About this many:
Above is the product of one night’s printing. Tons and tons of calibration cubes, then a few reruns of shapes I tried already to see if the quality improved on anything but a cube.
Let’s start with the first one, which I have nicknamed the Abortion Cube:
I tried the advice on the Makerbot Blog about one way to calculate a workable feed rate for the machine. From pulling a test extrusion, I found that the extruder actually worked at around 26mm/s. Unless I really missed something, that did not work out at all. It was clear from watching the epic blobular formation that the machine was in fact moving far too slowly. So I went for the logical next step: turn it up.
So here’s a test print of a 20mm cube at 40mm/s.
Muuuuch better. Now it’s on par with the stuff I see coming out of other peoples’ Makerbots. This was still on 0.4mm layers, though. I began playing with the “aspect ratio” of the filaments by adjusting the Width Over Thickness values and making more cubes. A wider thread adheres better to the one below it and can fill areas quicker, but appears to make the machine more prone to globbing.
After Cube #2, I decided that a stiffer platform was in order. Further lowering of the layer height was probably a futile effort if the platform itself has more “rock height” than the layers. With Advanced Circuits still working on my trippy heater PCB, I elected to make a stopover solution in the form of a 7 inch square chunk of 6mm acrylic. This represents the final outline of the PCB (yes, it’s massive), but the heated area is a 6×6 inch patch in the middle.
Here’s another cube that turned out great. This represents the numbers I ended up settling on for the time being. The layer thickness is now 0.3mm, and the feed rate is 55mm per second.
I began logging all the settings used for each cube as I made them. From left to right, the lineup represents a gradual reduction in the layer height and increase in the feed rate while trying to maintain a constant thread aspect ratio.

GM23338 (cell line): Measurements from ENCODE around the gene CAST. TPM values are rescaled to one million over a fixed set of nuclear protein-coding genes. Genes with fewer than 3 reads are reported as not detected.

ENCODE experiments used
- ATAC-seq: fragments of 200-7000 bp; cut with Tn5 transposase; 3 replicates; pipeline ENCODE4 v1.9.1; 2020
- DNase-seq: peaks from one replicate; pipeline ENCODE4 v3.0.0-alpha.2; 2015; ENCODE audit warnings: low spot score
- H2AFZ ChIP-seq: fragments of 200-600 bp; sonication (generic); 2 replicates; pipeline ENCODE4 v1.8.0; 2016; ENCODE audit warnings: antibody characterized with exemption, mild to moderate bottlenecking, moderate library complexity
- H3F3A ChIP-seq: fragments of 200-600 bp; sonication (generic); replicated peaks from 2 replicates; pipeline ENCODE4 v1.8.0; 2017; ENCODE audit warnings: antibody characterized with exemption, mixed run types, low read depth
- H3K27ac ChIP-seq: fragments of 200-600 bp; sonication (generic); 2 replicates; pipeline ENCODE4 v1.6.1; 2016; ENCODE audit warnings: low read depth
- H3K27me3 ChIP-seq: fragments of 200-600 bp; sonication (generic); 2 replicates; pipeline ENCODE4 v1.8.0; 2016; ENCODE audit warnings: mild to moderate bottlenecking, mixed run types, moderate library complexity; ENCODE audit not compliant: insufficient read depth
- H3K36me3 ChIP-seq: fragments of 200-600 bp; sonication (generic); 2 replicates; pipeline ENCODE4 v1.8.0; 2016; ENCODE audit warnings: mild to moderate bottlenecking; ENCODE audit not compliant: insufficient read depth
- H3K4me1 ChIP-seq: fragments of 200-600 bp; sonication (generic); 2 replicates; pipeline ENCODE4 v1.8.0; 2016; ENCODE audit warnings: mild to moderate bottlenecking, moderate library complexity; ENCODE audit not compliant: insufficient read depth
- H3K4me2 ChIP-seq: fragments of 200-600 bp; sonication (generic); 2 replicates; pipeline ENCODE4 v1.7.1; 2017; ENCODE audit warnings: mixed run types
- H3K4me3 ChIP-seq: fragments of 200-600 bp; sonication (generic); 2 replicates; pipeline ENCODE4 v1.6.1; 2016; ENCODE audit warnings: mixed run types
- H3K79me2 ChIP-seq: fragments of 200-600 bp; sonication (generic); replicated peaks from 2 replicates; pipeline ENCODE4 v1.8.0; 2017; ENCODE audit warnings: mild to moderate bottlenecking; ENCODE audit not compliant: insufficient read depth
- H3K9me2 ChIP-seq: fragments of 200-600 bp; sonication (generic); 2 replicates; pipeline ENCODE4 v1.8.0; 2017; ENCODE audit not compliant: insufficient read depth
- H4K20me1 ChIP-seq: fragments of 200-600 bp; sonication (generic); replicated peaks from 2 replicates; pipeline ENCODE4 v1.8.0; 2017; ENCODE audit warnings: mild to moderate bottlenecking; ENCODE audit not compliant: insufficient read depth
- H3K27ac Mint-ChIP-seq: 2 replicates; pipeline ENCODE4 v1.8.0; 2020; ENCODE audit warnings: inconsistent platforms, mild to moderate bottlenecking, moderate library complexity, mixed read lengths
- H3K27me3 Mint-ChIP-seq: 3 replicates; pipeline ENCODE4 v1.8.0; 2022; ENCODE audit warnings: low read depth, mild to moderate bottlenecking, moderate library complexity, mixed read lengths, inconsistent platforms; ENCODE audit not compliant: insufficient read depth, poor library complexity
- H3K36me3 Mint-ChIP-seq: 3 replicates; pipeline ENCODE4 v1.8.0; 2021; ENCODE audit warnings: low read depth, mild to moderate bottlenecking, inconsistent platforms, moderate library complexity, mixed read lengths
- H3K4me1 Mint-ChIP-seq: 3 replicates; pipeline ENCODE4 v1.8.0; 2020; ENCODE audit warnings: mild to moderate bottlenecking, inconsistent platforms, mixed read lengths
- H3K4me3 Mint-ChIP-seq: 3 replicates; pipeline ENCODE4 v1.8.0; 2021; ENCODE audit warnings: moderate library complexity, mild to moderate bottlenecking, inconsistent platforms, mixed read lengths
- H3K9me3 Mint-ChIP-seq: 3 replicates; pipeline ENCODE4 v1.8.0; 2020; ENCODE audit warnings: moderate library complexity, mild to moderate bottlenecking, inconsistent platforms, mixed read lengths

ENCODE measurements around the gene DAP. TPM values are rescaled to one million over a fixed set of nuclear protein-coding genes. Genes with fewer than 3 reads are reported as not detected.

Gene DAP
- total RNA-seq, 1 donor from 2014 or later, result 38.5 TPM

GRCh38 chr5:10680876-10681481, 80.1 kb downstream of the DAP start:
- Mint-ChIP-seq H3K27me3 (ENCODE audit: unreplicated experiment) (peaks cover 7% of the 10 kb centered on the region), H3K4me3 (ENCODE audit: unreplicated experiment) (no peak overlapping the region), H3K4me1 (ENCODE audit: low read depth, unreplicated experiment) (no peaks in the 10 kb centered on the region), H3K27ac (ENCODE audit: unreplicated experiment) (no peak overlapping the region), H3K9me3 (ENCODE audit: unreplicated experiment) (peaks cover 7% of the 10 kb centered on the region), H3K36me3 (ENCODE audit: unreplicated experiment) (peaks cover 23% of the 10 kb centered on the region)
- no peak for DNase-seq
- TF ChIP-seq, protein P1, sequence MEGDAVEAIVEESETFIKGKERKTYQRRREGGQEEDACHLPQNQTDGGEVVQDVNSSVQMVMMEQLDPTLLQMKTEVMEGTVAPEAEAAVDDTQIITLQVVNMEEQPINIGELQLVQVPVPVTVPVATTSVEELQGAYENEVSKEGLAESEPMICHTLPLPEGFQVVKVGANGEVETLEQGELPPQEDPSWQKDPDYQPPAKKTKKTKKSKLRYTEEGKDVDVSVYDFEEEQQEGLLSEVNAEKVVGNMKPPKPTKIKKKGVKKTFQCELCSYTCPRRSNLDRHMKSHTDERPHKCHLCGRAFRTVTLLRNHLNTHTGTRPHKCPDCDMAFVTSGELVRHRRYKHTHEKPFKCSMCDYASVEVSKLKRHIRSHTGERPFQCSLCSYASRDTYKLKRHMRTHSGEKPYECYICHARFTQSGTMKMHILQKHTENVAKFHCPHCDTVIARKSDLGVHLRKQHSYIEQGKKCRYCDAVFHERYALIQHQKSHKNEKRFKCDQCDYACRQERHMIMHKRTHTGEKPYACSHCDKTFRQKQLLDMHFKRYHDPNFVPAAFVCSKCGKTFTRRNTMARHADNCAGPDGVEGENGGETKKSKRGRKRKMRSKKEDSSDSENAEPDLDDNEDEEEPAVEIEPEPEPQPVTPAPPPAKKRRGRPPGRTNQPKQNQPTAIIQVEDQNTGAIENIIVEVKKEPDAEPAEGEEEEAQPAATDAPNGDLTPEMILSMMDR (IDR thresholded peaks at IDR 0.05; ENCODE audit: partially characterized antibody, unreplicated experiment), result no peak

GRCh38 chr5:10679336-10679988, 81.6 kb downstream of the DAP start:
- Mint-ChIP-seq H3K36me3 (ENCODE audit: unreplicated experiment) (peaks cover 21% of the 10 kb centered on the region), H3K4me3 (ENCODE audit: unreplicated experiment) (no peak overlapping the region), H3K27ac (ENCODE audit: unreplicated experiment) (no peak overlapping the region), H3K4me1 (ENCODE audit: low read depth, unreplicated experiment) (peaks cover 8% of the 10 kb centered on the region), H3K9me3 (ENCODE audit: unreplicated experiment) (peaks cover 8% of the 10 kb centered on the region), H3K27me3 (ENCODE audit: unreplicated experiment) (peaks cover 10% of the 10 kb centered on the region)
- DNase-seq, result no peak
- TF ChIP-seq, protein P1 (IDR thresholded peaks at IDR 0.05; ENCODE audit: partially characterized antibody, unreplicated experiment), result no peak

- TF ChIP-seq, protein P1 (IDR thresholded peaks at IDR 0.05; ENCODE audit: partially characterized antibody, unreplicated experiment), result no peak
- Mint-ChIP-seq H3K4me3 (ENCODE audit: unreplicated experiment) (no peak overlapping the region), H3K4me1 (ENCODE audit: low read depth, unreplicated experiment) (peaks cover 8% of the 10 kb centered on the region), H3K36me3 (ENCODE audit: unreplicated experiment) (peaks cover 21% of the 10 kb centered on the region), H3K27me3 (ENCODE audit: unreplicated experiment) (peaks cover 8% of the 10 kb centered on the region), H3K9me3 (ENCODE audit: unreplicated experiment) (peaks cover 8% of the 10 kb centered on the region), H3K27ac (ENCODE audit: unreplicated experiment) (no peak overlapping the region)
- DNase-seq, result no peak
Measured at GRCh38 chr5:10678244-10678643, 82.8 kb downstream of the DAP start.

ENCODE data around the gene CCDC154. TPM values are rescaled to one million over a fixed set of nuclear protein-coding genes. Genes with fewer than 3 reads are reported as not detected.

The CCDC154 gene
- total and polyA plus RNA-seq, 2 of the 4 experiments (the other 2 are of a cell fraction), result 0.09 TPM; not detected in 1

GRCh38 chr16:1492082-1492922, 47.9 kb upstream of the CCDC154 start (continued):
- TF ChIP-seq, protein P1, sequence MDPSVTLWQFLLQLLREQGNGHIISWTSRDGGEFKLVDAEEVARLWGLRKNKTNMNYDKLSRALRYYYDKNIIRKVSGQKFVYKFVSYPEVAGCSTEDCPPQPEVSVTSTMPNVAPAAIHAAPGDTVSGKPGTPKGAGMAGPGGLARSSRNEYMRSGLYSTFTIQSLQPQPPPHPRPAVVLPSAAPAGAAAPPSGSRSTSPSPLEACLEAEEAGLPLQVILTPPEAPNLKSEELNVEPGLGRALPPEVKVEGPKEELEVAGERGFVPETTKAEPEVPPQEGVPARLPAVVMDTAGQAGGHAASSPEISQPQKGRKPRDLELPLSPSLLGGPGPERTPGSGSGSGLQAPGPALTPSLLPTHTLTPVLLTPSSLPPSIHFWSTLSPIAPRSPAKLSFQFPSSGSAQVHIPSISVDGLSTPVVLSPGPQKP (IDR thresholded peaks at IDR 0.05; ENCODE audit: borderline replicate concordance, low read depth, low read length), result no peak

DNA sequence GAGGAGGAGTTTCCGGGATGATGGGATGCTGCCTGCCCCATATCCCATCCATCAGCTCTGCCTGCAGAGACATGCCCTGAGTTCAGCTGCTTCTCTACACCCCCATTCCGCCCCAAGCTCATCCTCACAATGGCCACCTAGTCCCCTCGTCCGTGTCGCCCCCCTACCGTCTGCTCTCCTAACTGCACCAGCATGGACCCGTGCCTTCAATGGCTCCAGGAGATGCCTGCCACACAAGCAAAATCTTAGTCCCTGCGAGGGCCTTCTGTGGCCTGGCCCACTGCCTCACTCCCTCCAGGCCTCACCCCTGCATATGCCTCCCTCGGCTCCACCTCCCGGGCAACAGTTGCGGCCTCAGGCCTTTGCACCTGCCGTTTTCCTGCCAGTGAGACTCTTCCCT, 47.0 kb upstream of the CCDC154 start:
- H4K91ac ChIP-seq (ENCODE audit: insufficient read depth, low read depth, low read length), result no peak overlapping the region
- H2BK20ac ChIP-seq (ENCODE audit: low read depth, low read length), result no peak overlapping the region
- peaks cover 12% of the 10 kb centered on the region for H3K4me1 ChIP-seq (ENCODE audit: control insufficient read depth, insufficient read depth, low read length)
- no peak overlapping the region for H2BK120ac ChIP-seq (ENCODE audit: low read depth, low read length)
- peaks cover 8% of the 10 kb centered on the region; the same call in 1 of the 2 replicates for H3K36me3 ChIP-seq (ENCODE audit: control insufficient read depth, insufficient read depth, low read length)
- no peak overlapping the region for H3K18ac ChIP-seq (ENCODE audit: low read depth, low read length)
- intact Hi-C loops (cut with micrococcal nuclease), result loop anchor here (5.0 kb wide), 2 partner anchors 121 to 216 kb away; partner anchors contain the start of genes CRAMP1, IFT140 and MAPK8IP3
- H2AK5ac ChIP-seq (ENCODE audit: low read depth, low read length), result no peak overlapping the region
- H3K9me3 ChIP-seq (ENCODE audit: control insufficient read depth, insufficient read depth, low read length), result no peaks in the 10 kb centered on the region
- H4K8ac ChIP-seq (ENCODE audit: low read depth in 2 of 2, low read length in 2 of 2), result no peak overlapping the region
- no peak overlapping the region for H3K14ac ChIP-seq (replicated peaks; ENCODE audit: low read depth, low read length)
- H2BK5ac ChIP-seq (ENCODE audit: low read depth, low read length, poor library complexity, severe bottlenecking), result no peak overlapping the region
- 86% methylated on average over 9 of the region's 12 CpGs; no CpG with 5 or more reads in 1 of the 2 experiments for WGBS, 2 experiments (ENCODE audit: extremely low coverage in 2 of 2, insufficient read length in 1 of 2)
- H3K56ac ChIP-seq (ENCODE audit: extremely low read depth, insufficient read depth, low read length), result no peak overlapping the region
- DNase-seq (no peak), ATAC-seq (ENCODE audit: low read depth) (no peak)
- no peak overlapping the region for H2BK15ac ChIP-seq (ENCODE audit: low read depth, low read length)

While making the solid test cubes, I noticed the internal fill cooling unevenly with respect to the outside edge, causing “cube obesity”. To mitigate this, I adjusted the aspect ratio of the infill threads such that Skeinforge takes them to be wider (the 1.75 in “1.5 / 1.75”), and thus puts less infill paths down. This solved the bulging issue exhibited by the two middle short cubes.
The cubes were some times stopped after 20 layers or so because I figure by that time I got the point already and could move onto the next.
I sent MaB off on a mission to make another funky quarter sphere thing. The effects of the increased feed rate were primarily seen in the outside shells, where there was less “globbing” from the machine pausing briefly. I also went back to using the ‘straight criss-crossed lines’ method of infill, over squares or circles.
The first useful part MaB makes, however, is this spacing piece for a…. well, you’ll just have to wait and see. The part was designed to be 3/16″ (0.1875″) thick, and this print managed to hit 0.180″ consistently. Accounting for plastic shrinkage, that’s pretty close. The hole internal diameters came out slightly small, but there’s a setting to compensate for that in Skeinforge.
Here’s the family photo again. I remade the Companion Cube using the 0.3mm layer height, and oddly enough, it came out a little shorter than the first 0.4mm print. I also had a second go at making the funky triangular prism (for lack of more descriptive terminology…)
The finish at 0.3mm per layer on convex (external) surfaces and straight lines is pretty impressive. Concave surfaces, though, like the inside surface of the quarter spheres, are still a bit rough.
Overall, I’m content with how dialed in the machine is right now. The current setting is now my baseline for experimenting with new ones.
In the coming days, I hope to push MaB to the limits of sanity in terms of axis speed. I’m currently aiming to hit 70mm/s and 0.2mm per layer.